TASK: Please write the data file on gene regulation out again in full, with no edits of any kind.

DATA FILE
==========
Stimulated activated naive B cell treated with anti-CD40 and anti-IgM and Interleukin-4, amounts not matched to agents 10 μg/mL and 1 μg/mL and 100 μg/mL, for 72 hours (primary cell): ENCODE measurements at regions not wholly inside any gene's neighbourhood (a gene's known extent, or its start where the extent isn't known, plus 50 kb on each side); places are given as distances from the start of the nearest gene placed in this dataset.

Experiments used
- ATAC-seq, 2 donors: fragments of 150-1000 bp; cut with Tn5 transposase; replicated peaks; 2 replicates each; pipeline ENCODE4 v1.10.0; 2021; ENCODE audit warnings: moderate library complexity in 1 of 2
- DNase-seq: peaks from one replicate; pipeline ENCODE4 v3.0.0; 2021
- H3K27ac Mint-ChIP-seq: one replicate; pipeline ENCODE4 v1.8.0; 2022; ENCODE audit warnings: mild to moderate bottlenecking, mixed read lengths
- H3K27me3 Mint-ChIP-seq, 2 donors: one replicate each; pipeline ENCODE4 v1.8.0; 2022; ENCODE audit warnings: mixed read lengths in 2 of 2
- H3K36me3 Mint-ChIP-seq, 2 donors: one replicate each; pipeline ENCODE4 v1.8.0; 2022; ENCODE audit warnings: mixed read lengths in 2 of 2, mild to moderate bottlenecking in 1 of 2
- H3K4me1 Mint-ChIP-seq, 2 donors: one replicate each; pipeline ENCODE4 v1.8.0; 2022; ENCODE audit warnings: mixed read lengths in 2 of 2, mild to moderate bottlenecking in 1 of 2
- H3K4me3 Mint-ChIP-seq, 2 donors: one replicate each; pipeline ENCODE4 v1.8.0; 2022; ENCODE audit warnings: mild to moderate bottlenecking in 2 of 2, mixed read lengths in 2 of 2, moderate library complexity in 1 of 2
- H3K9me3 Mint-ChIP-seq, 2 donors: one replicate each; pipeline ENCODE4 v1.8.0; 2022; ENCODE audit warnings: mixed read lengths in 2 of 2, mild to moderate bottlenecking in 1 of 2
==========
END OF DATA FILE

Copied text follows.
Stimulated activated naive B cell treated with anti-CD40 and anti-IgM and Interleukin-4, amounts not matched to agents 10 μg/mL and 1 μg/mL and 100 μg/mL, for 72 hours (primary cell): ENCODE measurements at regions not wholly inside any gene's neighbourhood (a gene's known extent, or its start where the extent isn't known, plus 50 kb on each side); places are given as distances from the start of the nearest gene placed in this dataset.

Experiments used
- ATAC-seq, 2 donors: fragments of 150-1000 bp; cut with Tn5 transposase; replicated peaks; 2 replicates each; pipeline ENCODE4 v1.10.0; 2021; ENCODE audit warnings: moderate library complexity in 1 of 2
- DNase-seq: peaks from one replicate; pipeline ENCODE4 v3.0.0; 2021
- H3K27ac Mint-ChIP-seq: one replicate; pipeline ENCODE4 v1.8.0; 2022; ENCODE audit warnings: mild to moderate bottlenecking, mixed read lengths
- H3K27me3 Mint-ChIP-seq, 2 donors: one replicate each; pipeline ENCODE4 v1.8.0; 2022; ENCODE audit warnings: mixed read lengths in 2 of 2
- H3K36me3 Mint-ChIP-seq, 2 donors: one replicate each; pipeline ENCODE4 v1.8.0; 2022; ENCODE audit warnings: mixed read lengths in 2 of 2, mild to moderate bottlenecking in 1 of 2
- H3K4me1 Mint-ChIP-seq, 2 donors: one replicate each; pipeline ENCODE4 v1.8.0; 2022; ENCODE audit warnings: mixed read lengths in 2 of 2, mild to moderate bottlenecking in 1 of 2
- H3K4me3 Mint-ChIP-seq, 2 donors: one replicate each; pipeline ENCODE4 v1.8.0; 2022; ENCODE audit warnings: mild to moderate bottlenecking in 2 of 2, mixed read lengths in 2 of 2, moderate library complexity in 1 of 2
- H3K9me3 Mint-ChIP-seq, 2 donors: one replicate each; pipeline ENCODE4 v1.8.0; 2022; ENCODE audit warnings: mixed read lengths in 2 of 2, mild to moderate bottlenecking in 1 of 2